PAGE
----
Chris Miller is the principal architect for AdvizeX in Columbus OH. He runs the NSX program from a technical and marketing perspective, including Chris Miller-AdvizeXenterprise pre-sales support and go-to-market strategies.


I started my career as a traditional Cisco networking guy. I spent 10 to 15 years as a network architect. But I’d been tracking what was going on in the community, with Open Flow and some of the other technologies. When I saw what VMware was doing, it got me pretty excited. I thought, ’It’s pretty revolutionary what’s going on here.’ I immediately jumped on the opportunity to take part in NSX.

In terms of enterprise customers, we weren’t initially seeing a lot of adoption in the market. Then VMware announced the Nicira acquisition, and Cisco announced what they were going to do with ACI, and heads started turning. I realized, you know, here are two of our largest partners putting their investment dollars behind this technology. And then, when I saw what NSX could do, and the benefits it could bring, it was very clear to me that this was the next wave.

What excites me most about network virtualization is that you essentially don’t have to worry about change control as much anymore. Now I can start building my services application to application. Everything is independent. I don’t have to get on the phone with folks and explain everything that I’m doing for every little change. It’s amazing. I am also excited about what this does for the private cloud. I think that the pieces that we’re missing for private cloud are primarily network and storage. We’ve had the compute for some time. This gives us a way to extract the networking pieces with NSX and the storage pieces with VMware. Now we can be hardware independent. Companies have been trying to look like Google and act like Google for years now; I think this is the technology that will finally enable them to do it.  So that is what is exciting, there is a there’s a whole new set of things for us to work on now – like private cloud.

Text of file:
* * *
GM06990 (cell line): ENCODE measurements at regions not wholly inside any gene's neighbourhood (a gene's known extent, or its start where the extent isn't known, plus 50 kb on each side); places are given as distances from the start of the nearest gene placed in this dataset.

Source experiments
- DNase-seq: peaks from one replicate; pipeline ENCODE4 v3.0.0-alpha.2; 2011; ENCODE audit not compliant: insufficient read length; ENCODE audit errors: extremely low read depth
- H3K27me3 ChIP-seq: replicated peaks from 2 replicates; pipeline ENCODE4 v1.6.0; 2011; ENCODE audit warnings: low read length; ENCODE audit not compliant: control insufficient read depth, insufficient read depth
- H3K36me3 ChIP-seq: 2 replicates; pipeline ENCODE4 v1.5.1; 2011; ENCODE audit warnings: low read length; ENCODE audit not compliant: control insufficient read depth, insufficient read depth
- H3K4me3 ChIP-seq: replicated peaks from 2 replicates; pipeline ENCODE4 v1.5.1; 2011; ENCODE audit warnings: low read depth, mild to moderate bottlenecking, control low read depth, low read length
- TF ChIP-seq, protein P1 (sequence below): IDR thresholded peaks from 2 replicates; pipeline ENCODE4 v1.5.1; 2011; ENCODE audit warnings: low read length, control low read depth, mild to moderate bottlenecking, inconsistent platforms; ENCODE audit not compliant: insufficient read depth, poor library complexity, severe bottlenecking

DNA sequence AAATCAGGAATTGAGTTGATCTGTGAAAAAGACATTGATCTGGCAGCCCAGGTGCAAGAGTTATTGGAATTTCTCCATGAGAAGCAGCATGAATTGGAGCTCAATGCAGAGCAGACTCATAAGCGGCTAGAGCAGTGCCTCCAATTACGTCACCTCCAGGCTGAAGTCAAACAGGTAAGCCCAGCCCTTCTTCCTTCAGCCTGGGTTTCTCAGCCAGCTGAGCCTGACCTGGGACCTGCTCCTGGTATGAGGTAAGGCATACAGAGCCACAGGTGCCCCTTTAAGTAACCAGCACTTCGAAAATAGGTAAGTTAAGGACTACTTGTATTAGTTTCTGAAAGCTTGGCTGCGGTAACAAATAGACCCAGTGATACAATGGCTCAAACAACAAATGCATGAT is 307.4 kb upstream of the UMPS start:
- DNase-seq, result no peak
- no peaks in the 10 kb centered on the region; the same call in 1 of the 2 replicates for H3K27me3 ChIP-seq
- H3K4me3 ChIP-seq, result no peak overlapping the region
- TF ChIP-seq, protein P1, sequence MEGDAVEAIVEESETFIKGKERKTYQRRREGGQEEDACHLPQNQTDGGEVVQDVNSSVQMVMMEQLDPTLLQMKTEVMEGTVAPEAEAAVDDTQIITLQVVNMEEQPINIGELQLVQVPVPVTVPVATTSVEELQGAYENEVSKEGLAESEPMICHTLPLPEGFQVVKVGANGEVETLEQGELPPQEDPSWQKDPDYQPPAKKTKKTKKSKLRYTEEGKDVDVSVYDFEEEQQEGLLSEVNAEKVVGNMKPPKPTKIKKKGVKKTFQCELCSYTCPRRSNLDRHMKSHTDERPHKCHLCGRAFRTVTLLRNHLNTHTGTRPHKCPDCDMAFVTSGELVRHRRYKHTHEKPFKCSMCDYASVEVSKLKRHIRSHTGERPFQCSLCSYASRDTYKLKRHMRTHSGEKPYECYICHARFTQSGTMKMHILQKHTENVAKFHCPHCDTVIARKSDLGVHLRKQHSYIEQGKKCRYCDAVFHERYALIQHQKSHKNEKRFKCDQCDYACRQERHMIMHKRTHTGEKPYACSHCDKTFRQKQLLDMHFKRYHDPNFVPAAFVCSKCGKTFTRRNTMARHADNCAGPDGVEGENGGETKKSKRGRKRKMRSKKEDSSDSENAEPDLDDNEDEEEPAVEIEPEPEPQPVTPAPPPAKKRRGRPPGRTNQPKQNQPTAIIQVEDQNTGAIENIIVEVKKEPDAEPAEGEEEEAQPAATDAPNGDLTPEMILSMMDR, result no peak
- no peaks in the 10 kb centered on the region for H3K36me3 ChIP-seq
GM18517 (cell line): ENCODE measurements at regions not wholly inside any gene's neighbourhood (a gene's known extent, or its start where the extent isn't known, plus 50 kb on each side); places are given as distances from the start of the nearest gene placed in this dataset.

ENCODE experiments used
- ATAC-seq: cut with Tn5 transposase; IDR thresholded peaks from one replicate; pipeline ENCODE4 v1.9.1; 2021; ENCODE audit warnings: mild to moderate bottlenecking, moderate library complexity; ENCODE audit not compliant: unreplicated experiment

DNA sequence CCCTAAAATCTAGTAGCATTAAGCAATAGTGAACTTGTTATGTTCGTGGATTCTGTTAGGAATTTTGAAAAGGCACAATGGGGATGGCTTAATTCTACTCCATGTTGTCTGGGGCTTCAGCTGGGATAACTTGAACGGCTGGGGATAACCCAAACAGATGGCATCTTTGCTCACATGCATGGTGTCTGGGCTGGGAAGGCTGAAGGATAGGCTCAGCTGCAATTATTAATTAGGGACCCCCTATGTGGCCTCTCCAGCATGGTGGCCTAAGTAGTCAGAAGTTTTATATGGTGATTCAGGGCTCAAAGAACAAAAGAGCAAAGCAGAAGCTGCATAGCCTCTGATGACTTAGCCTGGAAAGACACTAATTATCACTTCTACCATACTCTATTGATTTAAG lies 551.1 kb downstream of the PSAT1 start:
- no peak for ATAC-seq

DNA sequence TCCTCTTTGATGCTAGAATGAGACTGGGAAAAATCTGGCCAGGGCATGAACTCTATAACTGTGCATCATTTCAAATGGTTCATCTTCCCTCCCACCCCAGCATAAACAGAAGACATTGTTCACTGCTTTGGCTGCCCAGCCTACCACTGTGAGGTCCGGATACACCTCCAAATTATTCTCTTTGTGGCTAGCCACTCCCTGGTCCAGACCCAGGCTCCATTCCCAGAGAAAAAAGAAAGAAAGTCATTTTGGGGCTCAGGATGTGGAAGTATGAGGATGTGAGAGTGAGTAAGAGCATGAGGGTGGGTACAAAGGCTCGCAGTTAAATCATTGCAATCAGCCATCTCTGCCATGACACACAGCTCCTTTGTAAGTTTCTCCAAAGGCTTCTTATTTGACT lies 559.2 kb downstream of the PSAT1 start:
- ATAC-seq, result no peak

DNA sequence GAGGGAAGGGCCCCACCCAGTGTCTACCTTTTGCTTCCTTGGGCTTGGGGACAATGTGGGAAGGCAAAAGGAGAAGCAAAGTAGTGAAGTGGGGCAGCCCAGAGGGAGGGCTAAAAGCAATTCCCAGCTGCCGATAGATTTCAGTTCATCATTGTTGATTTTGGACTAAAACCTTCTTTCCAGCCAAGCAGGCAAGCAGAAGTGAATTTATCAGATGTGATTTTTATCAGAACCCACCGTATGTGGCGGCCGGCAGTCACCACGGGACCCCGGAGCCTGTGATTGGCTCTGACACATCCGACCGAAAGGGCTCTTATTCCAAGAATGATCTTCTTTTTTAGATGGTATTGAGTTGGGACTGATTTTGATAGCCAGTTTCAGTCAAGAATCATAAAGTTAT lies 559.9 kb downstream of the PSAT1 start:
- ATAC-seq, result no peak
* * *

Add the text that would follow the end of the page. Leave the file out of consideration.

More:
Despite all this possibility, there are still people who aren’t convinced this is going to happen. Whether we like it or not, the industry’s changing. Networking’s changing. Even if you never did any network virtualization, you’re going to have to figure out how to integrate with the cloud—and a key component of that is the network. So us networking guys are going to have to change our skill sets, and we’re going to have to start thinking from a more converged perspective, from a cloud unintelligible perspective. By pursuing the advanced certification, you’re tooling up to understand that, and to be able to deal with what’s coming. So, to anyone who says he or she doesn’t really need to know about network virtualization, I’d say, “Ask mainframe guys how they feel about not needing to know S86.” It’s the same concept.

And getting certified now will have it’s advantages. Look at the CCIE, for example. Companies are seeking the low numbers, right? People will put ‘CCIE-50’ on their resumes. There’s a lot of prestige around that. Five years out, it’s going to be the same for VCDX-NV. So I’d say, if you can get in early, you’re getting in on a cutting-edge new technology; you’re getting a highly sought-after, well-respected certification before anybody else. Worst-case scenario? It builds your resume. Best case? It helps you tool up for the future. You’re either going to adopt, or you’re going to get left behind.